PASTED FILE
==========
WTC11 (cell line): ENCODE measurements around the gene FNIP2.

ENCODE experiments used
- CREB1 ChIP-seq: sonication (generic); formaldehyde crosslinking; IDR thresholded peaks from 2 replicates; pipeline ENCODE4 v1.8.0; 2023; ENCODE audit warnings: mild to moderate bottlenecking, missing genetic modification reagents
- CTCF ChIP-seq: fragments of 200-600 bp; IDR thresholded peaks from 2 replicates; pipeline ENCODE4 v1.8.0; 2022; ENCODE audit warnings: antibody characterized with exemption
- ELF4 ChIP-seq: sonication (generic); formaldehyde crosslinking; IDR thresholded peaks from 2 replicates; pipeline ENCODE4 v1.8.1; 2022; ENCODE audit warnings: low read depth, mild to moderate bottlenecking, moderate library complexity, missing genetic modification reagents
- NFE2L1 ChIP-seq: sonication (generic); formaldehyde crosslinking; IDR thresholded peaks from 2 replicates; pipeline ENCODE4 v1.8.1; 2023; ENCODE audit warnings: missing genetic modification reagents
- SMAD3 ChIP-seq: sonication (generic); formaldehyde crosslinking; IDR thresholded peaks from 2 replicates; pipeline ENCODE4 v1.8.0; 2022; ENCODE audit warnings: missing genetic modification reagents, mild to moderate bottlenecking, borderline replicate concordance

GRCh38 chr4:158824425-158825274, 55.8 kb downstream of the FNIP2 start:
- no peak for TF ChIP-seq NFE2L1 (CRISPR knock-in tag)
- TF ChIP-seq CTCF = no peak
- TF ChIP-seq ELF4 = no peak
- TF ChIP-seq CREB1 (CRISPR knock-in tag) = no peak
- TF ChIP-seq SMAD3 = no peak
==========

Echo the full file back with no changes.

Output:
WTC11 (cell line): ENCODE measurements around the gene FNIP2.

ENCODE experiments used
- CREB1 ChIP-seq: sonication (generic); formaldehyde crosslinking; IDR thresholded peaks from 2 replicates; pipeline ENCODE4 v1.8.0; 2023; ENCODE audit warnings: mild to moderate bottlenecking, missing genetic modification reagents
- CTCF ChIP-seq: fragments of 200-600 bp; IDR thresholded peaks from 2 replicates; pipeline ENCODE4 v1.8.0; 2022; ENCODE audit warnings: antibody characterized with exemption
- ELF4 ChIP-seq: sonication (generic); formaldehyde crosslinking; IDR thresholded peaks from 2 replicates; pipeline ENCODE4 v1.8.1; 2022; ENCODE audit warnings: low read depth, mild to moderate bottlenecking, moderate library complexity, missing genetic modification reagents
- NFE2L1 ChIP-seq: sonication (generic); formaldehyde crosslinking; IDR thresholded peaks from 2 replicates; pipeline ENCODE4 v1.8.1; 2023; ENCODE audit warnings: missing genetic modification reagents
- SMAD3 ChIP-seq: sonication (generic); formaldehyde crosslinking; IDR thresholded peaks from 2 replicates; pipeline ENCODE4 v1.8.0; 2022; ENCODE audit warnings: missing genetic modification reagents, mild to moderate bottlenecking, borderline replicate concordance

GRCh38 chr4:158824425-158825274, 55.8 kb downstream of the FNIP2 start:
- no peak for TF ChIP-seq NFE2L1 (CRISPR knock-in tag)
- TF ChIP-seq CTCF = no peak
- TF ChIP-seq ELF4 = no peak
- TF ChIP-seq CREB1 (CRISPR knock-in tag) = no peak
- TF ChIP-seq SMAD3 = no peak